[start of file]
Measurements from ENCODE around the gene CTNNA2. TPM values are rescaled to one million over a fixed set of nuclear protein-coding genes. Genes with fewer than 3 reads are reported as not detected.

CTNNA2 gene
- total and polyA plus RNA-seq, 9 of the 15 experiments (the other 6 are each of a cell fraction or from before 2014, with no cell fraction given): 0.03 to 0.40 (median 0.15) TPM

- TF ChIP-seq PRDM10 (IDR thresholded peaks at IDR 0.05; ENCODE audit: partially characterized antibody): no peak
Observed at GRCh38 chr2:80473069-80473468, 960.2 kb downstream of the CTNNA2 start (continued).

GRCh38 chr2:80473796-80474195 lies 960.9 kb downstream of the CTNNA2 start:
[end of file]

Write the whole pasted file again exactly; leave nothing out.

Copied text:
Measurements from ENCODE around the gene CTNNA2. TPM values are rescaled to one million over a fixed set of nuclear protein-coding genes. Genes with fewer than 3 reads are reported as not detected.

CTNNA2 gene
- total and polyA plus RNA-seq, 9 of the 15 experiments (the other 6 are each of a cell fraction or from before 2014, with no cell fraction given): 0.03 to 0.40 (median 0.15) TPM

- TF ChIP-seq PRDM10 (IDR thresholded peaks at IDR 0.05; ENCODE audit: partially characterized antibody): no peak
Observed at GRCh38 chr2:80473069-80473468, 960.2 kb downstream of the CTNNA2 start (continued).

GRCh38 chr2:80473796-80474195 lies 960.9 kb downstream of the CTNNA2 start: